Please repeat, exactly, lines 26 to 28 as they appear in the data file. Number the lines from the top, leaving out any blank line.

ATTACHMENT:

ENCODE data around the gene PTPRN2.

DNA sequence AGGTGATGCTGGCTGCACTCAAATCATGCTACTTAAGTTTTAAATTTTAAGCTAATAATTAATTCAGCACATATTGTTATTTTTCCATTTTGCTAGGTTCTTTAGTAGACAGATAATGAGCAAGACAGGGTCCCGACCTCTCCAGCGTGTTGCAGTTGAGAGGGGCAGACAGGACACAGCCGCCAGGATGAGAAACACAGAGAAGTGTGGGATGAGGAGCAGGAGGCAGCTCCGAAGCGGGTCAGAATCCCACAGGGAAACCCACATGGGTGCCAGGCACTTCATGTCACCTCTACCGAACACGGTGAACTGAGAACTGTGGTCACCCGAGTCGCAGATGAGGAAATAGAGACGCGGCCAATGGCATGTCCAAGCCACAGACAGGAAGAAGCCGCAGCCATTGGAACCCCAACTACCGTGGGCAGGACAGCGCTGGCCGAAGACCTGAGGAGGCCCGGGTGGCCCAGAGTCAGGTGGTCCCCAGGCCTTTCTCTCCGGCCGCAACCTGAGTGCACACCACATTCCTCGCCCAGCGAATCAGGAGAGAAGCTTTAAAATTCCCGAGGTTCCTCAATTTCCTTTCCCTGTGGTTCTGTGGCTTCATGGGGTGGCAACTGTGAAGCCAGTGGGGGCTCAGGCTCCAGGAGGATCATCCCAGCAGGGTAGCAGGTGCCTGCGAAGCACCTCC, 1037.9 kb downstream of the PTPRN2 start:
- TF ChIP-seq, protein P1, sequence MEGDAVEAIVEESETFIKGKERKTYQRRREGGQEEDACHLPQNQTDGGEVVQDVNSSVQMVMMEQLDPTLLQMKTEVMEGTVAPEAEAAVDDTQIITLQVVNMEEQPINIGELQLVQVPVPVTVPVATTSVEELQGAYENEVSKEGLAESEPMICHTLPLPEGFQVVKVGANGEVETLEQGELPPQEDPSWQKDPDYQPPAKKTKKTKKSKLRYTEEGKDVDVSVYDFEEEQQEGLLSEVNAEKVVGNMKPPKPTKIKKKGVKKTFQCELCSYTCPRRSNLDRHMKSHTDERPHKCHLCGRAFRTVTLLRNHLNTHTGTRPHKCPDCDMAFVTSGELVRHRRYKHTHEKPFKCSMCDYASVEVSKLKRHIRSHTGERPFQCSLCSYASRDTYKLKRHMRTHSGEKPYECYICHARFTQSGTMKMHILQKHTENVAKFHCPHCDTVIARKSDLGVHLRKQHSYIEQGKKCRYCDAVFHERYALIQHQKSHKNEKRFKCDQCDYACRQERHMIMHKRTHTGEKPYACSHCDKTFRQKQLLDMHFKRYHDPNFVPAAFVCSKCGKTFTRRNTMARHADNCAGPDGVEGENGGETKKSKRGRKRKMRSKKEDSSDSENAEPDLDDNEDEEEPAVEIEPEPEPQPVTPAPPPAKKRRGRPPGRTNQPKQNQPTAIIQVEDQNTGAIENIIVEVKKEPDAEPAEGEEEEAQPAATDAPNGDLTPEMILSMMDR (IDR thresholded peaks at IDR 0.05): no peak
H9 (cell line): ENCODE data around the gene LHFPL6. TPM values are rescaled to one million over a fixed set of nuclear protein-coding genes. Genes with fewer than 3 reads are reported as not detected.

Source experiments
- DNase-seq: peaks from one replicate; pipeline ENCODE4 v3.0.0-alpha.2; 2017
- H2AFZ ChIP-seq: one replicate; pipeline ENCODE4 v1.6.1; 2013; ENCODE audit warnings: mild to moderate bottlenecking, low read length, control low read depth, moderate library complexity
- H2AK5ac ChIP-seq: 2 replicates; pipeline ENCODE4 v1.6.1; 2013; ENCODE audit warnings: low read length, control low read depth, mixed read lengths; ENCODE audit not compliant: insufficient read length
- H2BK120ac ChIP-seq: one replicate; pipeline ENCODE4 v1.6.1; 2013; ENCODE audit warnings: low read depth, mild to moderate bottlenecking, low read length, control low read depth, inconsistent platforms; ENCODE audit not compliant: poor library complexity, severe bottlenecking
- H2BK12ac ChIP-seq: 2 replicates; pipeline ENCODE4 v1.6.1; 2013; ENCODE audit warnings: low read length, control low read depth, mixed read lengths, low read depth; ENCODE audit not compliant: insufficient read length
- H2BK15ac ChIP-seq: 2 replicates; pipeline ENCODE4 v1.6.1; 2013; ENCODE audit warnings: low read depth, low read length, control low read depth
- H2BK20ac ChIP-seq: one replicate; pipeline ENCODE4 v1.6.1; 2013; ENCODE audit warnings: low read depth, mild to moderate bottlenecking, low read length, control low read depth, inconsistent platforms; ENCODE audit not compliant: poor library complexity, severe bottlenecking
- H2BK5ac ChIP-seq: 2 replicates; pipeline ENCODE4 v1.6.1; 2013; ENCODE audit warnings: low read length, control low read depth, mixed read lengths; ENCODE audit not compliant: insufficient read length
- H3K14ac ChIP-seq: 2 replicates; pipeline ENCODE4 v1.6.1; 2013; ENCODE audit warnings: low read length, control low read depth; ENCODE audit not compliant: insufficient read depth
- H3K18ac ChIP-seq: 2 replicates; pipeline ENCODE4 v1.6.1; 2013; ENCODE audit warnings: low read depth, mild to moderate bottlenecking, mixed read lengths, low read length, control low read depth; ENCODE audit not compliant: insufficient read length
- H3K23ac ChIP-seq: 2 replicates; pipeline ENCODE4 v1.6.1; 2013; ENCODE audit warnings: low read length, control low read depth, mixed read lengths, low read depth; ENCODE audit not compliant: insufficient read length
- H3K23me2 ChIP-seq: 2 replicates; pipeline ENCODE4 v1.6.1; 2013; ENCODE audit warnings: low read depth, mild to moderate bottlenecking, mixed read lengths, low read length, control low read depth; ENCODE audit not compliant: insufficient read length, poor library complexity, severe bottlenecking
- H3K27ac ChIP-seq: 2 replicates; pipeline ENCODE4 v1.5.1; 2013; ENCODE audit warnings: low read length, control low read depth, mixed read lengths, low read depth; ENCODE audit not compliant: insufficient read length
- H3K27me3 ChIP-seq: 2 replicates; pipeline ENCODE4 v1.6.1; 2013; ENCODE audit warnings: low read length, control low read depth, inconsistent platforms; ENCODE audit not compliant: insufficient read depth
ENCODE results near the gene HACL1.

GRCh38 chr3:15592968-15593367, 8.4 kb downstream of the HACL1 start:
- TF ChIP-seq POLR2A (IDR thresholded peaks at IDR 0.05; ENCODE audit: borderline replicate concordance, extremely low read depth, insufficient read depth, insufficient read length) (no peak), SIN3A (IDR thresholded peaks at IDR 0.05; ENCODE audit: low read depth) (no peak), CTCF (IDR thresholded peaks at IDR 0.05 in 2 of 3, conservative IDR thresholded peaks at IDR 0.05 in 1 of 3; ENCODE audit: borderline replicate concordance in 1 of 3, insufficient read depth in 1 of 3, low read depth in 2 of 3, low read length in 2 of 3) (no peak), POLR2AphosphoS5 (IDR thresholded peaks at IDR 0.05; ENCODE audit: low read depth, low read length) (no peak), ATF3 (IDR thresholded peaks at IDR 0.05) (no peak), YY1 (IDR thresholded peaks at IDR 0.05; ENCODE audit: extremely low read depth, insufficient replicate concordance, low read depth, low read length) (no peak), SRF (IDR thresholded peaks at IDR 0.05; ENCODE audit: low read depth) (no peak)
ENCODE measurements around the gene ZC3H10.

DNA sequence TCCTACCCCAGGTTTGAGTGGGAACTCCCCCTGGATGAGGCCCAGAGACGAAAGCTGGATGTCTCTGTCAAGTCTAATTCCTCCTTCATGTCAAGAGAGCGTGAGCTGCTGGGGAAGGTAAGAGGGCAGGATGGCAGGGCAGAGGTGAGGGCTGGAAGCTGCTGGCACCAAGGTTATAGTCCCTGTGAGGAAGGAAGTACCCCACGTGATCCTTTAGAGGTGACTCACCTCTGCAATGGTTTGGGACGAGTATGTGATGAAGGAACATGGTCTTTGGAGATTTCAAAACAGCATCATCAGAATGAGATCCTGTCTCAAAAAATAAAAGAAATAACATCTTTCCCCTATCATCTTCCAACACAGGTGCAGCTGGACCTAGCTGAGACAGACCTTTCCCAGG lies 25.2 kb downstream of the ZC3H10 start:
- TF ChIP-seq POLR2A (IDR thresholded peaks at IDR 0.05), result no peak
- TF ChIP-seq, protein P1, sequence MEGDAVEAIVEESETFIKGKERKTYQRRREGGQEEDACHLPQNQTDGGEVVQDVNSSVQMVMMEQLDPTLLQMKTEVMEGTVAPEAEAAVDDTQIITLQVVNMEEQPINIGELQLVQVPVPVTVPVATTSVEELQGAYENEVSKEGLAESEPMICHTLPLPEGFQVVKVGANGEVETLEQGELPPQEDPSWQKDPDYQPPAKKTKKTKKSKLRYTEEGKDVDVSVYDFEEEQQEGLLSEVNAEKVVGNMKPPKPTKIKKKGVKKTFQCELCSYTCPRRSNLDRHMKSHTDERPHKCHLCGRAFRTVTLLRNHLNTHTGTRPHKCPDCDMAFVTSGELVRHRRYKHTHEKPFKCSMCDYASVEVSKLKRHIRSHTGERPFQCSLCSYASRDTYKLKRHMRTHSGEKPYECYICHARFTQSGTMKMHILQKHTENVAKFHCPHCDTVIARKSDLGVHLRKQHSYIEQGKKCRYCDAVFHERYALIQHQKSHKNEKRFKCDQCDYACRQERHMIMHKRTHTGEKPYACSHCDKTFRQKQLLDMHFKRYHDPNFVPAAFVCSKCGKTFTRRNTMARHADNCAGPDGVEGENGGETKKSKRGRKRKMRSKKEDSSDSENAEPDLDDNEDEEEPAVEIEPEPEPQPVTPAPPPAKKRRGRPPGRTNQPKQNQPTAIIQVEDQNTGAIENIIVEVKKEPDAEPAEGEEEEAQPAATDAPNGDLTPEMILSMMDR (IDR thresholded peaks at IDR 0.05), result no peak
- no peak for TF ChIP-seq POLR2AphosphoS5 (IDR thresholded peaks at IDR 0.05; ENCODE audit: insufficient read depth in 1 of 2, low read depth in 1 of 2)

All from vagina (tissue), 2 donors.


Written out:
- TF ChIP-seq, protein P1, sequence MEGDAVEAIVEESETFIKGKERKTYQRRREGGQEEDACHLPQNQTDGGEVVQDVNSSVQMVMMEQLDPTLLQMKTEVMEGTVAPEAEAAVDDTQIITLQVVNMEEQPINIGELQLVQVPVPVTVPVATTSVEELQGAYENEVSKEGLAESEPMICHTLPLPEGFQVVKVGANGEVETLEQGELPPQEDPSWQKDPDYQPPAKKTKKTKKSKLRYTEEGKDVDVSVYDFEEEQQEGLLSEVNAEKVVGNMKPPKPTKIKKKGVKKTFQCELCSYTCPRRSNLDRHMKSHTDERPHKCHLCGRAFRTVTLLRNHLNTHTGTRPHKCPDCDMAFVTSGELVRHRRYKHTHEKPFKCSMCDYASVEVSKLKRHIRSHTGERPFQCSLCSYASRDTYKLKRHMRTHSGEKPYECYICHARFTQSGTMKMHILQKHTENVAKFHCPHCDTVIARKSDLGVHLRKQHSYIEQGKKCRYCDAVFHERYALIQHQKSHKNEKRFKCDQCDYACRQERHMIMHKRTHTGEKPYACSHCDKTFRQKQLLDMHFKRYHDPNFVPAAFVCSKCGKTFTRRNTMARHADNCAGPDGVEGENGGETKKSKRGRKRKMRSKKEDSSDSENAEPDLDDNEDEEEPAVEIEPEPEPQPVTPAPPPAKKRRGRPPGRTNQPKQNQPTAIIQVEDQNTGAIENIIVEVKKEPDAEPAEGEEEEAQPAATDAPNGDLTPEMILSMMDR (IDR thresholded peaks at IDR 0.05), result no peak
- no peak for TF ChIP-seq POLR2AphosphoS5 (IDR thresholded peaks at IDR 0.05; ENCODE audit: insufficient read depth in 1 of 2, low read depth in 1 of 2)

All from vagina (tissue), 2 donors.